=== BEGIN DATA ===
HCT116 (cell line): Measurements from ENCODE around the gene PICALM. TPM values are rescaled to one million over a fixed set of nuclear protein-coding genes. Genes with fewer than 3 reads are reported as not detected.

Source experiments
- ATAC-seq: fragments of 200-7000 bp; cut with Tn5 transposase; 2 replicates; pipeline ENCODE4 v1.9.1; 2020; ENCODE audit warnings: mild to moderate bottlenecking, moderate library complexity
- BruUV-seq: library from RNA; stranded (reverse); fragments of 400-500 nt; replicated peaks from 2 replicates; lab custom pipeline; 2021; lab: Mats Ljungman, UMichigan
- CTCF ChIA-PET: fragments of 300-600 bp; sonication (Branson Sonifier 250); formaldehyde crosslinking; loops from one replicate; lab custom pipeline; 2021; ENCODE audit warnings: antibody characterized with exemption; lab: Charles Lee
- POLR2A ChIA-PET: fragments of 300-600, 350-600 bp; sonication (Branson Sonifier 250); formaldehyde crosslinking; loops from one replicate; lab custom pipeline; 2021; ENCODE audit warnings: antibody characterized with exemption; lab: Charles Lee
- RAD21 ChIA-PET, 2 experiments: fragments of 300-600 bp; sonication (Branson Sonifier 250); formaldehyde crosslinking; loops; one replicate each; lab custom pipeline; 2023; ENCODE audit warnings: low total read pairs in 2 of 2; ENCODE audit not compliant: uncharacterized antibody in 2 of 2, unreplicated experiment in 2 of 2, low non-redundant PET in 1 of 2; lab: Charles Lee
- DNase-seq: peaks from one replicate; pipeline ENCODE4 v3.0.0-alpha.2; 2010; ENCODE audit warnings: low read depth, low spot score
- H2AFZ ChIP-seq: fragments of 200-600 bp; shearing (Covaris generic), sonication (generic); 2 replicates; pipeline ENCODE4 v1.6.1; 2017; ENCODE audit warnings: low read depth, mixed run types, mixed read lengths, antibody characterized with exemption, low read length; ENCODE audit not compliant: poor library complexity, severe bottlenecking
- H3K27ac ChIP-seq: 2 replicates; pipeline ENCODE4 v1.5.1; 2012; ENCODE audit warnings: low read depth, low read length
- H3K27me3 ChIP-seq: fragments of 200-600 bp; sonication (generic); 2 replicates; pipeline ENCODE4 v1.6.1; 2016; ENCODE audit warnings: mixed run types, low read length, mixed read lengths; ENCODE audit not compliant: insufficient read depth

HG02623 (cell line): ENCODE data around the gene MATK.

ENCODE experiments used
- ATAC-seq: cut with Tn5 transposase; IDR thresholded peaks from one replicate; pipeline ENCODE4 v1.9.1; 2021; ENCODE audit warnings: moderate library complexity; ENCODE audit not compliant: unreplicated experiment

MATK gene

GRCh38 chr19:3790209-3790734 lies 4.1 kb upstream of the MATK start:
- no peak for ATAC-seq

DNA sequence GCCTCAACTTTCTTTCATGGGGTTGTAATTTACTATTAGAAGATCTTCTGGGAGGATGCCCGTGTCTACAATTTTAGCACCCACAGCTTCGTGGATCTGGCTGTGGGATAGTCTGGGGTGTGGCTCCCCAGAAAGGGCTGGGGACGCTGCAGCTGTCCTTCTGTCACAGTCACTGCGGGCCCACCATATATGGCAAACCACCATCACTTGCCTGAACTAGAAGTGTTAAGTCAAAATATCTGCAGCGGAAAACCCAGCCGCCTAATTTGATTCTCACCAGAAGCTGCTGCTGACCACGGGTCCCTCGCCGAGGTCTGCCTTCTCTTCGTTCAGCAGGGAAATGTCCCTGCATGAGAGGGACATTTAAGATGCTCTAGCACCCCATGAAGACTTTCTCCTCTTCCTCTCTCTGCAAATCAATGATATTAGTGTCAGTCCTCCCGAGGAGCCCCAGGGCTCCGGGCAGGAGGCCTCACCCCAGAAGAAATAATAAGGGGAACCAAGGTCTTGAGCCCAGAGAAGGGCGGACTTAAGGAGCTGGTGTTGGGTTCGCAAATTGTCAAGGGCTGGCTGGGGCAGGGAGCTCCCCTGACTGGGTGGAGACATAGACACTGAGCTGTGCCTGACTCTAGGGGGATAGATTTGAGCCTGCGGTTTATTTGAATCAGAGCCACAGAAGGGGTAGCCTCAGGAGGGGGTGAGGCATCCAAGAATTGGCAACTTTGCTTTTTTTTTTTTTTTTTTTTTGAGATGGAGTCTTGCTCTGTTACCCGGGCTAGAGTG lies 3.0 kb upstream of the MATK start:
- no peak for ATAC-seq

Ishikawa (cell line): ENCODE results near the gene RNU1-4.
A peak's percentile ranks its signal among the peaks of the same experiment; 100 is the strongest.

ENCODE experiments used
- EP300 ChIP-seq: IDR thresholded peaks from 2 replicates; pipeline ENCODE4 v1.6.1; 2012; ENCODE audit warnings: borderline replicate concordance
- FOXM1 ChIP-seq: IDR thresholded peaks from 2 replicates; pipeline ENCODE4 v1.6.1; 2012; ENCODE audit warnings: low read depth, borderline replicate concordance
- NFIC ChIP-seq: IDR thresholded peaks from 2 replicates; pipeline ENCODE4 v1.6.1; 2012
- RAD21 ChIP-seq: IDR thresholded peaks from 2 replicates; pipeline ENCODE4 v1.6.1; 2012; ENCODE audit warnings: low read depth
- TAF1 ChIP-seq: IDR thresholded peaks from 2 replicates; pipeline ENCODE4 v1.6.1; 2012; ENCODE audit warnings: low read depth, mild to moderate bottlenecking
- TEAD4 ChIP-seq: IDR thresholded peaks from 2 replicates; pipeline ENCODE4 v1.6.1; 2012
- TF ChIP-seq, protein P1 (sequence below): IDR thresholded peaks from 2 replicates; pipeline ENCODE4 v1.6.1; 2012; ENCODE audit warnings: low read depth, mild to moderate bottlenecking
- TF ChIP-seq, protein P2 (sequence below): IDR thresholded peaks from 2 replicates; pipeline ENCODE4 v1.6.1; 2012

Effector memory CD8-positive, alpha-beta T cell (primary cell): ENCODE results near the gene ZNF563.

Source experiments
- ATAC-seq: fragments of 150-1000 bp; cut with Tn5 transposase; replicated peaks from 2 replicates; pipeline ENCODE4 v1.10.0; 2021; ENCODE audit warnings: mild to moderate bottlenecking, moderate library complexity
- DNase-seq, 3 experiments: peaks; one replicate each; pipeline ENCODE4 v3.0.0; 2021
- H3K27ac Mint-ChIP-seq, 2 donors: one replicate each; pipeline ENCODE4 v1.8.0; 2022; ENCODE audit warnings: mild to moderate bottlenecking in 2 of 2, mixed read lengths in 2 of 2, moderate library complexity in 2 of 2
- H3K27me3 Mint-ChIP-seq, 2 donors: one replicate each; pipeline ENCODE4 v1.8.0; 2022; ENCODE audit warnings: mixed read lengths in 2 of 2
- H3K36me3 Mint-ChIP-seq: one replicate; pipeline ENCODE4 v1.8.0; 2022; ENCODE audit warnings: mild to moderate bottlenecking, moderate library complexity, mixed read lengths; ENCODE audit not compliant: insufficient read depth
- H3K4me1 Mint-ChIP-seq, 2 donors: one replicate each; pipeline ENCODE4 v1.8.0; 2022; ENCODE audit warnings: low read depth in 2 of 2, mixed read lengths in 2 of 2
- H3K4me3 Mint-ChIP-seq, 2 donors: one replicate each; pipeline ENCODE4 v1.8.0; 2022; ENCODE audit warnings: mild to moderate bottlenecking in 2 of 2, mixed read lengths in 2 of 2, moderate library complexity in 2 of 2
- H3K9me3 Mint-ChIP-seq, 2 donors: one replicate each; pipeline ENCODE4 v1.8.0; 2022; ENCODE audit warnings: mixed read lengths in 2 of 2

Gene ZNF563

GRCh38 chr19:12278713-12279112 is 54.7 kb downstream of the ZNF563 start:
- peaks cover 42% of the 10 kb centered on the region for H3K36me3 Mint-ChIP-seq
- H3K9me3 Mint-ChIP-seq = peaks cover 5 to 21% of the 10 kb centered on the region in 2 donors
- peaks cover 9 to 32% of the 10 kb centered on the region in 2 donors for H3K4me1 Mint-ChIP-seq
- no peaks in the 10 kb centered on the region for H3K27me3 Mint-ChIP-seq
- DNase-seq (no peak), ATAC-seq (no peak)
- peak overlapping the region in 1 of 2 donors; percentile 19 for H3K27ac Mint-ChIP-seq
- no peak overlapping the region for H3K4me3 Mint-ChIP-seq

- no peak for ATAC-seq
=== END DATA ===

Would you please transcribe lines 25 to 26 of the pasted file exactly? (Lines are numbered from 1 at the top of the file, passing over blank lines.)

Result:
- NFIC ChIP-seq: IDR thresholded peaks from 2 replicates; pipeline ENCODE4 v1.6.1; 2012
- RAD21 ChIP-seq: IDR thresholded peaks from 2 replicates; pipeline ENCODE4 v1.6.1; 2012; ENCODE audit warnings: low read depth